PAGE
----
Chapter 18 summary
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Chapter 18 – The United Nations
•The central system is located in New York.
•Created in the aftermath of the Second World War.
•Only global institution with the legitimacy that derives from universal membership, and a mandate that
encompasses security, economic and social development, the protection of human rights, and the protection of
•Created by states for states and the relationship between state sovereignty and the protection of the needs and
interests of people has not been fully resolved.
A brief history of the UN and its principle organs.
•Established on October 24 1945 by 51 countries. By 2006, 192 countries were members.
•Member states agreed to accept the obligations of the UN Charter, an international treaty that set out basic
principles of international relations.
•The UN had 4 purposes: to maintain international peace and security; to develop friendly relations among nations;
to cooperate in solving international problems and in promoting respect for human rights; and to be a centre for
harmonizing the actions of nations.
•6 main organs: the Security Council, the General Assembly, the Secretariat, the Economic and Social Council, the
Trusteeship Council, and the International Court of Justice.
•The Security Council: Main responsibility is to maintain international peace and security. 5 permanent members,
the US, France, Russia, Britain and China; as well as 10 non-permanent members. The decisions of the Security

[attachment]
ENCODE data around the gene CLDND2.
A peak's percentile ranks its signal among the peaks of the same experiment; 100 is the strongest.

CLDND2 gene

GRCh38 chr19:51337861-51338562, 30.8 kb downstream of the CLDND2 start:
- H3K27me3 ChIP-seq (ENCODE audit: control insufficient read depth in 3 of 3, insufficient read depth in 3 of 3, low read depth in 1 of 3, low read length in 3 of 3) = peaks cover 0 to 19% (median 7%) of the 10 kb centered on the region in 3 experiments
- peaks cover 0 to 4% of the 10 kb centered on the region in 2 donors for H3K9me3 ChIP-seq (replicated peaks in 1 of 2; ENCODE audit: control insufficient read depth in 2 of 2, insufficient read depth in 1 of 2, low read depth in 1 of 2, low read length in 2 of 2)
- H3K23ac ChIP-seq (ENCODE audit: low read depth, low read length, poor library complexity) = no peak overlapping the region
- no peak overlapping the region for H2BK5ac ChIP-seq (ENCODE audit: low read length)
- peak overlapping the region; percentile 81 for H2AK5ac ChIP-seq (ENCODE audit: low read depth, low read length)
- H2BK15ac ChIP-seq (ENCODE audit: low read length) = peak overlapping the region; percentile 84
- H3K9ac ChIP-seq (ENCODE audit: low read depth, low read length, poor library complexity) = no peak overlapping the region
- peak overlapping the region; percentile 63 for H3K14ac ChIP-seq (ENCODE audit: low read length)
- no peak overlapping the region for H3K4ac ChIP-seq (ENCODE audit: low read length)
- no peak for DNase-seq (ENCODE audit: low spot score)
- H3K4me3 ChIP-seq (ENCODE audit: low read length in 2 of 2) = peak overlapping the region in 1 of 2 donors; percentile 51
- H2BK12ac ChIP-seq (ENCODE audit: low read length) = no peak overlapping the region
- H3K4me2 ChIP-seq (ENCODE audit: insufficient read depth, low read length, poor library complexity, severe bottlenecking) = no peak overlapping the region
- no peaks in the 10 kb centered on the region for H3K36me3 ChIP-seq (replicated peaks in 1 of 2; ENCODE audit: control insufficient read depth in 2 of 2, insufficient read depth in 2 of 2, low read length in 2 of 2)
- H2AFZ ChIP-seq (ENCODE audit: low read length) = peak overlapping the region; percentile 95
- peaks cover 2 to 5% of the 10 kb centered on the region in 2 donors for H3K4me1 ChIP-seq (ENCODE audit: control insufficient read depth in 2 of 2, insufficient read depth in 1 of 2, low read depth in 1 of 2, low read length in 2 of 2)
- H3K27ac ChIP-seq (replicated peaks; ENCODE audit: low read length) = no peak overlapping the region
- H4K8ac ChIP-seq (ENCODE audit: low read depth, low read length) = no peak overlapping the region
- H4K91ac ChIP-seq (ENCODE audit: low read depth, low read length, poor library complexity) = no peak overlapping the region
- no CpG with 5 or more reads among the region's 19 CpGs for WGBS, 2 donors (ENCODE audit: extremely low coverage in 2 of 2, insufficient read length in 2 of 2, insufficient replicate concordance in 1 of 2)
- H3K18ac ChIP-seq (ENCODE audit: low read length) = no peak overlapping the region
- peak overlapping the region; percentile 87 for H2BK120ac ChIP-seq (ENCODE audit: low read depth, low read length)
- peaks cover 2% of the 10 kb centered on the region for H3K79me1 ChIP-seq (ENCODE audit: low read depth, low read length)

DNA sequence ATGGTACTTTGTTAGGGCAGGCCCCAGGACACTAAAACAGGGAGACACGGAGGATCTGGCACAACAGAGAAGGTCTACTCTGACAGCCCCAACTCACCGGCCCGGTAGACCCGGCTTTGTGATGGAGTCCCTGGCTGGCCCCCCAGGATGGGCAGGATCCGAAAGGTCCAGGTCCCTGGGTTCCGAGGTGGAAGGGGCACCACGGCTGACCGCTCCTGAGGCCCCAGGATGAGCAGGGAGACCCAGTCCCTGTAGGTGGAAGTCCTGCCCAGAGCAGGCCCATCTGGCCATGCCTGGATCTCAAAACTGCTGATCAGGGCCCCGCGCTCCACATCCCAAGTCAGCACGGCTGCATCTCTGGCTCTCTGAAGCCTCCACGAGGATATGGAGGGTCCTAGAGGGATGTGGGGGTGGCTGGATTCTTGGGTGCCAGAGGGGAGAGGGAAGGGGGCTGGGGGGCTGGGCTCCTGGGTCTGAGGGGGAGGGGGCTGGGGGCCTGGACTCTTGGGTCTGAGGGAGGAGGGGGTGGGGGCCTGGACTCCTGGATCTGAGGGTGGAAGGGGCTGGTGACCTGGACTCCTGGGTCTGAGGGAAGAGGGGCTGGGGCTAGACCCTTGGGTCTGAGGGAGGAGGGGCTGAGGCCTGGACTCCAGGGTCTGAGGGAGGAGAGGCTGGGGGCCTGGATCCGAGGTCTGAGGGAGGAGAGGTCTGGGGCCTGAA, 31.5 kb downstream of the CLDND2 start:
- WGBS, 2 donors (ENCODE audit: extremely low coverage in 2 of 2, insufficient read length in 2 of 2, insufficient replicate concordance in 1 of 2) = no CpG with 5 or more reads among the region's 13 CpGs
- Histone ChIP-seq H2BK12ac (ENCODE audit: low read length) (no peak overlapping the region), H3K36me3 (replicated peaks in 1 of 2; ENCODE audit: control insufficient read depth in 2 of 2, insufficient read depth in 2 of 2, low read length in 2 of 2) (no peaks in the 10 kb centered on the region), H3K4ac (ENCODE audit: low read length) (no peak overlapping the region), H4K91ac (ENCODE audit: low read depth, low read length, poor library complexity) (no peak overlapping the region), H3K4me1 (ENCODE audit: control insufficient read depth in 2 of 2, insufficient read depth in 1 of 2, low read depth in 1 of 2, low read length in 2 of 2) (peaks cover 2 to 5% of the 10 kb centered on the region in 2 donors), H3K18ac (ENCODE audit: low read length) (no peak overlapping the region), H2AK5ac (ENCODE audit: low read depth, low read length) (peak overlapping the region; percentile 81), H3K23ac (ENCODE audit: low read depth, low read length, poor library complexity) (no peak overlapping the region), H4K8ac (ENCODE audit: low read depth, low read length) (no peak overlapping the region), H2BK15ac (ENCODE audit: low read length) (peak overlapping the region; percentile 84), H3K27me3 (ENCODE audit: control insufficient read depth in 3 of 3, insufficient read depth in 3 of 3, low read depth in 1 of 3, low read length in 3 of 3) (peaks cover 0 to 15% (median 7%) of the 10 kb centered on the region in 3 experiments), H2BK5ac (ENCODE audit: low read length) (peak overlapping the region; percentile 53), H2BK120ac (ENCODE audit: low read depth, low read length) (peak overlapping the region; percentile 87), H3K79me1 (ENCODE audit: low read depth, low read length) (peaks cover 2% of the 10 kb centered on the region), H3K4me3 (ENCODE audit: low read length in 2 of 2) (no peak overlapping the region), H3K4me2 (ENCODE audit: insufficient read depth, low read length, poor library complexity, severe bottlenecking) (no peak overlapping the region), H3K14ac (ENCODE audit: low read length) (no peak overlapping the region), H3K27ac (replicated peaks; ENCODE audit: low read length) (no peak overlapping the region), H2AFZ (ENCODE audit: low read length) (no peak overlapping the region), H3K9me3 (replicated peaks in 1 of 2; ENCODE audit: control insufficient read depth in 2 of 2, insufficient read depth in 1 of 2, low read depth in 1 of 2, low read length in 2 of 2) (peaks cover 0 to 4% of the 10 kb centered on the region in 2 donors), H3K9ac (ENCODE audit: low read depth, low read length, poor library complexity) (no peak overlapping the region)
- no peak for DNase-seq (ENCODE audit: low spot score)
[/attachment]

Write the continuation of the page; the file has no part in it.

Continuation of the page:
Council are binding, and must be passed by a majority of 9 out of 15 members, as well as each of the 5 permanent
members. These 5 permanent members have veto power over all Security Council decisions. They were also seen as
the 5 major powers and were granted a veto on the view that if the great powers were not given a privilege position,
the UN would not work – Realist theory. When the SC considers a threat to international peace, it first explores
ways to settle the dispute peacefully under the terms of Chapter VI of the UN Charter which deals with the ‘Pacific
Settlement of Disputes’. In the event of fighting, the SC tries to secure a ceasefire. It may send a peacekeeping
mission to help the parties maintain the truce and to keep opposing forces apart. The SC can also take measures to
enforce its decisions under Chapter VII of the Charter, which deals with ‘Action with Respect to Threats to the
Peace, Breaches of the Peace, and Act of Aggression’. It can impose economic sanctions or order arm embargo. On
rare occasions, the SC has authorized member states to use all necessary means, including collective military
action, to see that its decisions are carried out.
•The General Assembly: All UN member states are represented in the General Assembly – a ‘parliament of nations’
– which meets to consider the world’s most pressing problems. Each member state has one vote. A 2/3 majority is
required for decisions on key issues and a simple majority is required for other matters.
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